Published a guest opinion in the Cedar Rapids Gazette on the 75th anniversary of the atomic bombings in Hiroshima and Nagasaki, Aug. 9
Derecho, Aug. 10.
Started a website for The Prairie Progressive.
Informed the chief apple officer I would not return to the orchard for the apple season because of the pandemic.
Got haircuts at home because of the pandemic.
Observed the Jupiter – Saturn conjunction.
I did a lot of the cooking, trying to integrate the kitchen with the garden. That’s a work in progress. It was a good year for gardening, with a variety of crops, plenty of rain, and a productive, abundant harvest.
I read 56 books. More of the books were poetry this year.
I wrote more emails, made more phone calls, and stayed active on my socials. I craved human interaction that used to be taken for granted as a natural part of life. I began writing letters on paper and sending them via U.S. Postal Service. Some wrote back.
I had more interaction with people I’ve known for years, including my sister who joined me at home a long time ago. There was processing and grieving to do for Mother. I also grieved for friends and for people I’d come to know, but didn’t realize how much they would be missed when they died.
It was a good year for doing what was important. The coronavirus was a constant companion reminding us of what that is.
Like many, I didn’t expect 2020 but took it as it unfolded. It looks like I’ll make it another year. Regardless of the ongoing pandemic, may we all make 2021 a Happy New Year.
When the U.S. Congress passed the CARES Act there was an unspoken assumption the coronavirus pandemic would be of short duration and gone by now.
Based on this, the Republican president and Republican Iowa governor pushed to “reopen the economy.” As they did we discovered Iowa and the nation were still on the upward slope of a curve of COVID-19 cases. As of Sunday, the Cedar Rapids Gazette reported the seven-day average number of COVID-19 cases in Linn County was the highest since the governor declared the emergency on March 9.
Epidemiologist Dr. Anthony Fauci made the situation clear in an interview with the publication MarketWatch. “We are still in a pretty big first wave (of the pandemic),” he said.
Cedar Rapids-based manufacturer Gary Ficken got a CARES Act small business loan to keep his athletic apparel business afloat, according to the Washington Post. He used the money to hire staff back early in the pandemic only to lay them off again when there was no demand for his products.“It ended up being a bridge to nowhere,” Ficken said.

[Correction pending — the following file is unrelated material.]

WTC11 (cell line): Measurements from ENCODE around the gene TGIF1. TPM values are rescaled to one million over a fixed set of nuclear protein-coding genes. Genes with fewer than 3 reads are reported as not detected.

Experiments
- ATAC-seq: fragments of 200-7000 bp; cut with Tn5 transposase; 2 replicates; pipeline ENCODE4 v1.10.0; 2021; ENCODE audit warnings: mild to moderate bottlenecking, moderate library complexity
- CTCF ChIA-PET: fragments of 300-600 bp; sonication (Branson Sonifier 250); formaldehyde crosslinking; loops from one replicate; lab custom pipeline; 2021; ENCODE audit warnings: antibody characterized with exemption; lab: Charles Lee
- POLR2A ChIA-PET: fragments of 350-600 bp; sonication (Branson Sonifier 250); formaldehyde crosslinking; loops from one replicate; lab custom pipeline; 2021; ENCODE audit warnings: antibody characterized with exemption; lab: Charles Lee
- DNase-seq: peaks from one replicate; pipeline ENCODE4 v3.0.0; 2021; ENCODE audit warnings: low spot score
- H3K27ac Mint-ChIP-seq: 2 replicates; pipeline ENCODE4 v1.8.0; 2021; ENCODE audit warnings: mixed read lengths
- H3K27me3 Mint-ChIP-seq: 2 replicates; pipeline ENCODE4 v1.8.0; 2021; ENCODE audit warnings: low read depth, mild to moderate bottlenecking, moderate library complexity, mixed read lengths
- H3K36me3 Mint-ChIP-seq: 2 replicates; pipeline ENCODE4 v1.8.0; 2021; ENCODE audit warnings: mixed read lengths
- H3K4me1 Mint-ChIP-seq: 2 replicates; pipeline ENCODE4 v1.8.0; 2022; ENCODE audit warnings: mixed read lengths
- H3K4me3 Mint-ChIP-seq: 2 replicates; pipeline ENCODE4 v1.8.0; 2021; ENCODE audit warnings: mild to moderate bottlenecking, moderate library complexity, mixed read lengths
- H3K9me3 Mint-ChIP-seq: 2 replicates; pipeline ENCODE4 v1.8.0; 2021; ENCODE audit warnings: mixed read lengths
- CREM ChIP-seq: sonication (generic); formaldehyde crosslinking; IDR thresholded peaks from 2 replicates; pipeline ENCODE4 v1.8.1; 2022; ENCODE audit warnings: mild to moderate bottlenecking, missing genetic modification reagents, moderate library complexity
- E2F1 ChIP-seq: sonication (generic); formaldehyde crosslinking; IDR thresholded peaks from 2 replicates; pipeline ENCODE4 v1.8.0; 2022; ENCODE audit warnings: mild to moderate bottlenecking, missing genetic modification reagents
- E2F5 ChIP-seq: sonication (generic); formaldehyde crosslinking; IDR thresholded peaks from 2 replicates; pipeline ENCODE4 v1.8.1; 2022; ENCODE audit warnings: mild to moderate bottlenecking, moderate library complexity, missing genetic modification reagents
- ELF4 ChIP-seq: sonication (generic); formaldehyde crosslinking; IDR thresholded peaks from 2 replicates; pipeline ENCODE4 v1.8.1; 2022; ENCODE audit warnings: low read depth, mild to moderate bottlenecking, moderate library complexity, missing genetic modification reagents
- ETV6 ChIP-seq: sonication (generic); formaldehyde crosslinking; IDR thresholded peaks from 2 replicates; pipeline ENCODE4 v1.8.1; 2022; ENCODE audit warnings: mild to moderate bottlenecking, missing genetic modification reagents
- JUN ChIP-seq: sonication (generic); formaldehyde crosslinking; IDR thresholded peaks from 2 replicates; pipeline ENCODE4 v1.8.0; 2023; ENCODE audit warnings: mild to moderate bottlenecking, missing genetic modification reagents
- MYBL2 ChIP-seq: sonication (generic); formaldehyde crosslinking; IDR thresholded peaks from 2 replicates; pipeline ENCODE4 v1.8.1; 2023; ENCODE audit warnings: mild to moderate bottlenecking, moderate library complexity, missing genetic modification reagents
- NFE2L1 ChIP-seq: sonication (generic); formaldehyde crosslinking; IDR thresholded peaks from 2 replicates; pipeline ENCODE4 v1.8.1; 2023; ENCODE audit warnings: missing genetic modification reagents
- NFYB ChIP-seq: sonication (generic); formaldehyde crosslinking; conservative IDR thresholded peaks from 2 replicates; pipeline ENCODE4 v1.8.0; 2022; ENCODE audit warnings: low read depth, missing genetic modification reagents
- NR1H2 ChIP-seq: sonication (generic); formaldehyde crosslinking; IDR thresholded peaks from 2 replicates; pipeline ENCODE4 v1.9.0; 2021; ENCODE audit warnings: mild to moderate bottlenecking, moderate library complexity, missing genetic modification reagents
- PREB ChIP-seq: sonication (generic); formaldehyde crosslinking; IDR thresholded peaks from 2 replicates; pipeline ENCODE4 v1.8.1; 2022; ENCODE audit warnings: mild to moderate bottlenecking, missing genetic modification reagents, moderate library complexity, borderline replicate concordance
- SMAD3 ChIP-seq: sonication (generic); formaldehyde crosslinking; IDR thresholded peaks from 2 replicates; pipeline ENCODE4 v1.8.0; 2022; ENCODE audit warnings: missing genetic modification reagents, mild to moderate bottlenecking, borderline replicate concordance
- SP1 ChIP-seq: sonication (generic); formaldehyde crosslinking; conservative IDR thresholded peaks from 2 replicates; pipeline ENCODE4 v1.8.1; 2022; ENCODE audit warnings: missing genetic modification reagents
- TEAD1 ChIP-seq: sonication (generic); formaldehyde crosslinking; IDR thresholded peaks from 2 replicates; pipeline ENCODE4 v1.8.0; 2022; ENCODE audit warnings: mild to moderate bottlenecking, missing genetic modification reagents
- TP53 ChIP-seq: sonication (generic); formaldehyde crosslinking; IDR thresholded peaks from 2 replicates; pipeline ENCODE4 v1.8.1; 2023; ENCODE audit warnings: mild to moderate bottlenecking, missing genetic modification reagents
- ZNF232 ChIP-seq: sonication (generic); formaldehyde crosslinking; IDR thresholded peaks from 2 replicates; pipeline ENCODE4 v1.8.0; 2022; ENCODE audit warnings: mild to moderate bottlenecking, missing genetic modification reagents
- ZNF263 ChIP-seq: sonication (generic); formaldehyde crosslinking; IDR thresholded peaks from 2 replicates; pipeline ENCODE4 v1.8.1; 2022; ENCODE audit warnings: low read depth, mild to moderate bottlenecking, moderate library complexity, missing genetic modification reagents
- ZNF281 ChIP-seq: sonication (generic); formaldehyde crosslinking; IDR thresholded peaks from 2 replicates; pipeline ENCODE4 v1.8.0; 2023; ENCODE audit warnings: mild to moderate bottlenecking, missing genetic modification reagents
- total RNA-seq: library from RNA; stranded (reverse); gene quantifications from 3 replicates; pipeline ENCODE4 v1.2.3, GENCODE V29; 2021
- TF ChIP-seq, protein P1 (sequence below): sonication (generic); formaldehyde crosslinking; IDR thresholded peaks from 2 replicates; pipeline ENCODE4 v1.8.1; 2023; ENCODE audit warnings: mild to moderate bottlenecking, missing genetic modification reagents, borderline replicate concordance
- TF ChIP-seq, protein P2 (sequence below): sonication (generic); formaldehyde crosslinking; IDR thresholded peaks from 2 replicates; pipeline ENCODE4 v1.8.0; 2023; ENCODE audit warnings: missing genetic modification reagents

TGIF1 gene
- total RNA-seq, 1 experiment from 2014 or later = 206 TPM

As some of the benefits of the CARES Act expire, the Republican caucus in the U.S. Senate doesn’t know what they want to do. “Half the Republicans are going to vote no to any phase four package,” Senator Lindsey Graham (R-SC) said on Sunday. “That’s just a fact.” Senate Democrats don’t have to negotiate with Republicans who are a firm no on any new relief bill, so we may as well stick to our guns.
Already the White House floated the idea of a short term extension of some parts of the original CARES Act. In the meanwhile, Treasury Secretary Steve Mnuchin, the main Republican negotiator, is discussing changing the $600 per week federal subsidy of unemployment benefits in the CARES Act to a new formula of 70 percent of earnings. Again, half the Republicans won’t vote for whatever bill he writes. Late Monday, House Speaker Nancy Pelosi described the Republican proposal as “pathetic,” saying “it isn’t serious.” Senate Minority Leader Chuck Schumer called it “totally inadequate.”
It is hard to say with certainty what the federal government should do in the form of relief for the economic downturn caused by the pandemic. The U.S. House passed a stimulus bill in May with which the Senate has done nothing. What needs to happen, and fast, is to stop denying we are in a pandemic. Denial is the coronavirus’ best friend.
If you are already past denial, here’s an informative podcast of In the Bubble with Andy Slavitt. Special guest epidemiologist Larry Brilliant, who helped eradicate smallpox and is hard at work on coronavirus, grades our performance on a scientific, sociological, and political basis. He doesn’t mince words about political leadership or the CDC. “There is a special place in hell for some of the people who are lying about how dangerous this disease is,” Brilliant said in the podcast.
This summer marks 50 years since about 260 of us graduated from Davenport Assumption High School. As a group, we were never close and that makes organizing a class reunion difficult. There won’t be one this year.
It was a Catholic high school and parish loyalties continued through the four years. To some degree, those parish-nurtured social groups continue. I still read about cliques of friends who get together from time to time. When we graduated, social media didn’t exist as it does today. Information about classmates’ current activities would be unavailable without Facebook, LinkedIn and Twitter.
I helped organize our fifth reunion, hiring a band to play music during the event. I also helped organize the 40th reunion, a two-day event, working on building a database of contact information that put me in touch with many former classmates. The fifth seemed too soon, the 40th was enjoyable and productive given my role. I heard from people whether they attended or not.
I stay in touch with a few friends from high school. If there were a chance to get together it would be great. With the coronavirus pandemic even a small gathering seems unlikely. We are of an age where conditions of life are catching up with us and at higher risk of contracting COVID-19. Maybe we’ll get together in some safer, future year should we be lucky enough to live so long.
For now I wish my living classmates well. For the increasing number who died, the Catholic faith holds hope of a life after this one. I remember them here. As for me, I continue to put one step in front of the last and go on living. Such living includes spending time every year considering those youthful days and learning what classmates are doing now. What else is a person to do?